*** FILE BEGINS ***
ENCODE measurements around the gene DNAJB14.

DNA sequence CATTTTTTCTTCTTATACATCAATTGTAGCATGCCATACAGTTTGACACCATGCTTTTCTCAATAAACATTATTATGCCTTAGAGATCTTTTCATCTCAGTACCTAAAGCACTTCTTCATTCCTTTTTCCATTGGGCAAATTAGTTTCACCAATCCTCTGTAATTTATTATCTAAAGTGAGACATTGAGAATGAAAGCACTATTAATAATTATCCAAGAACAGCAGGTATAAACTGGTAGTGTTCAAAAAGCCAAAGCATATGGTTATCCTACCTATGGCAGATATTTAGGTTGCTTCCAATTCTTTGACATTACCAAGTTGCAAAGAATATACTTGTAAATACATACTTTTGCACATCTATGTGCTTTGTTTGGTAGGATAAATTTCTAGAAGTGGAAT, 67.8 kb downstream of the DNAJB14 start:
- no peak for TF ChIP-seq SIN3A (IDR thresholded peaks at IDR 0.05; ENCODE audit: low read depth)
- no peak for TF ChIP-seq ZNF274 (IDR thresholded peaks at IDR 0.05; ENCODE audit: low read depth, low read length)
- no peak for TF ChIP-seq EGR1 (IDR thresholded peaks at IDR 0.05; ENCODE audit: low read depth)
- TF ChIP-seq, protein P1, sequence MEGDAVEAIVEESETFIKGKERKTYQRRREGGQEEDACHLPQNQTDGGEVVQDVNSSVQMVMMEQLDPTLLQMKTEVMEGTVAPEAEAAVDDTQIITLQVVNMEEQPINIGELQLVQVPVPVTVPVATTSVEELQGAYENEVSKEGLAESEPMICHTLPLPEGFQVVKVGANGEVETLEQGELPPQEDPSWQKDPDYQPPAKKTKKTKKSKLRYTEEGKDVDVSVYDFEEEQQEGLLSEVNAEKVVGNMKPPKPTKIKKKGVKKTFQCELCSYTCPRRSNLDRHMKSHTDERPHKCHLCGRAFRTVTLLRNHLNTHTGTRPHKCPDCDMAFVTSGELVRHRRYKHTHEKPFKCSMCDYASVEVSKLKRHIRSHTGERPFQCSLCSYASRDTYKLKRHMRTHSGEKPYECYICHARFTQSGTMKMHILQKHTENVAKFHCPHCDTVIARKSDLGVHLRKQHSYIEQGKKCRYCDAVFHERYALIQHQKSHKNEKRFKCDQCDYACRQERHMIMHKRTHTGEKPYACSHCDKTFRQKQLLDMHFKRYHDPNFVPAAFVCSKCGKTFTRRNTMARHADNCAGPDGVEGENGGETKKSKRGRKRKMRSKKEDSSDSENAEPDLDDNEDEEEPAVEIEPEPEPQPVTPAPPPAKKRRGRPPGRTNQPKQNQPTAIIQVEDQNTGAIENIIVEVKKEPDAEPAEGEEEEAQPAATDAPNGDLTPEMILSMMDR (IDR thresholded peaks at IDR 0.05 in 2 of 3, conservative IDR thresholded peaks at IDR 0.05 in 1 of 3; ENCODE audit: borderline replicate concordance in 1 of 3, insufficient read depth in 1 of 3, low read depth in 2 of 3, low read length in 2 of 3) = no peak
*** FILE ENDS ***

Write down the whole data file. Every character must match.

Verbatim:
ENCODE measurements around the gene DNAJB14.

DNA sequence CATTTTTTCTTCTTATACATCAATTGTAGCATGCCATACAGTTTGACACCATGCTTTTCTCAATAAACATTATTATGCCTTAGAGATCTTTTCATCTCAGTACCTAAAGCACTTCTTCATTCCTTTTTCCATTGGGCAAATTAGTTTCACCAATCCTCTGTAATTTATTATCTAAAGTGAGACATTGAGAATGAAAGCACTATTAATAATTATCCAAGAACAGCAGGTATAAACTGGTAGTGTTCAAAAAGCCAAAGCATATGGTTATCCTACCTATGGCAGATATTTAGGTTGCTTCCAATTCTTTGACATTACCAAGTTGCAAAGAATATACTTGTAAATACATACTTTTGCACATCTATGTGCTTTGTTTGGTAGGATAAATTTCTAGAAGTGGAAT, 67.8 kb downstream of the DNAJB14 start:
- no peak for TF ChIP-seq SIN3A (IDR thresholded peaks at IDR 0.05; ENCODE audit: low read depth)
- no peak for TF ChIP-seq ZNF274 (IDR thresholded peaks at IDR 0.05; ENCODE audit: low read depth, low read length)
- no peak for TF ChIP-seq EGR1 (IDR thresholded peaks at IDR 0.05; ENCODE audit: low read depth)
- TF ChIP-seq, protein P1, sequence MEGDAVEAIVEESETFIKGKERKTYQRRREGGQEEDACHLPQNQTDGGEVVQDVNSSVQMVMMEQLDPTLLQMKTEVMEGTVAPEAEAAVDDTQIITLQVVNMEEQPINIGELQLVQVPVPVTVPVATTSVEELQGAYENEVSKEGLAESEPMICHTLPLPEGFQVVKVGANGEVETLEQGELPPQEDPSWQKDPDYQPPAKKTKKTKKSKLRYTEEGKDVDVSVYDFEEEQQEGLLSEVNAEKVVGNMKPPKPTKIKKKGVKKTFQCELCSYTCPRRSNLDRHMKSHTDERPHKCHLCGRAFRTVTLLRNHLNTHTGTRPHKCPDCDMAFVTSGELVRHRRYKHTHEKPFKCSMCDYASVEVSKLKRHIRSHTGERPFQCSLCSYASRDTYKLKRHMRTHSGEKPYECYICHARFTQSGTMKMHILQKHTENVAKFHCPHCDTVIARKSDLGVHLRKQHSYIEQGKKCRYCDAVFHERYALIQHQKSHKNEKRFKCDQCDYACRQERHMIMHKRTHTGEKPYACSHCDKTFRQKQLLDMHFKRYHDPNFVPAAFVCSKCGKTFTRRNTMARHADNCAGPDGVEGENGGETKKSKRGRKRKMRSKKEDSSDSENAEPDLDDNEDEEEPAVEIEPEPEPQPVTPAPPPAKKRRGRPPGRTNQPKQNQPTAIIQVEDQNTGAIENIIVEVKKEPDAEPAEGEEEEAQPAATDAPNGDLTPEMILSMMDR (IDR thresholded peaks at IDR 0.05 in 2 of 3, conservative IDR thresholded peaks at IDR 0.05 in 1 of 3; ENCODE audit: borderline replicate concordance in 1 of 3, insufficient read depth in 1 of 3, low read depth in 2 of 3, low read length in 2 of 3) = no peak